• orientation: portrait portrait viewport, height is larger than width
  • update: slow the output device is not able to render or display changes quickly enough for them to be perceived as a smooth animation.
  • monochrome all monochrome devices
  • pointer: coarse the primary input mechanism has limited accuracy, like a finger
  • hover: none indicates that the primary pointing system can’t hover

Let’s take care of positioning. For portrait, small, touchscreen devices, I want to pin the menu at the bottom of the viewport so users have comfortable access to the menu with their thumbs.

nav {
  position: fixed;
  bottom: 0;
  left: 0;
  right: 0;
}

Since we are targeting touchscreen devices, it is important to increase the touch target. On Inclusive Design Patterns, Heydon Pickering mentions that it’s still unclear what the magical size of a touch area is, different vendors recommend different sizes.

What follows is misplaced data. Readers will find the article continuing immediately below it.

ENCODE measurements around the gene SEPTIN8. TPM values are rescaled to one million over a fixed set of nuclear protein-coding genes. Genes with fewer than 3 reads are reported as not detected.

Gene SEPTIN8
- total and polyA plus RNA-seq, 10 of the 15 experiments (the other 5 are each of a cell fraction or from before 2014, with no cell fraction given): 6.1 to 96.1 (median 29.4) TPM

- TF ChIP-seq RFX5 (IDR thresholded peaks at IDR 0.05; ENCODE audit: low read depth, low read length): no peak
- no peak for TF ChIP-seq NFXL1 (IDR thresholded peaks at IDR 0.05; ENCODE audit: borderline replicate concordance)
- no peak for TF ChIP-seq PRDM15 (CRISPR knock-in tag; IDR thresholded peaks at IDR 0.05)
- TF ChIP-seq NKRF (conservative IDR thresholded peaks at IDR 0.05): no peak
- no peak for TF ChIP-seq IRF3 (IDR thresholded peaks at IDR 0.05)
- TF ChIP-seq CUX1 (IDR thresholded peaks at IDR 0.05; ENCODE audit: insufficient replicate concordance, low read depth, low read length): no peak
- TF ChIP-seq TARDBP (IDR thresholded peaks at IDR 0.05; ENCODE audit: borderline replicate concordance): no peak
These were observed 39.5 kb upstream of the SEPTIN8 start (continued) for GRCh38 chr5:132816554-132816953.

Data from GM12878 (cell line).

Pickering mentions Anthony Thomas’s article about finger-friendly experiences and Patrick H Lauke research for The W3C Mobile Accessibility Taskforce into touch / pointer target size, and the main takeaway is, “…to make each link larger than the diameter of an adult finger pad”.

That’s why I’ve increased the height of the menu items to 4em. Since this is not scoped, it’ll be applied to any viewport size, so both large touchscreen devices like an iPad Pro and tiny smartphones alike will have comfortable touch targets.

li a {
  min-height: 4em;
}

To help readability on monochromatic or slow devices, like a Kindle, I haven’t removed the underlines from links or added animations. I’ll do that later on.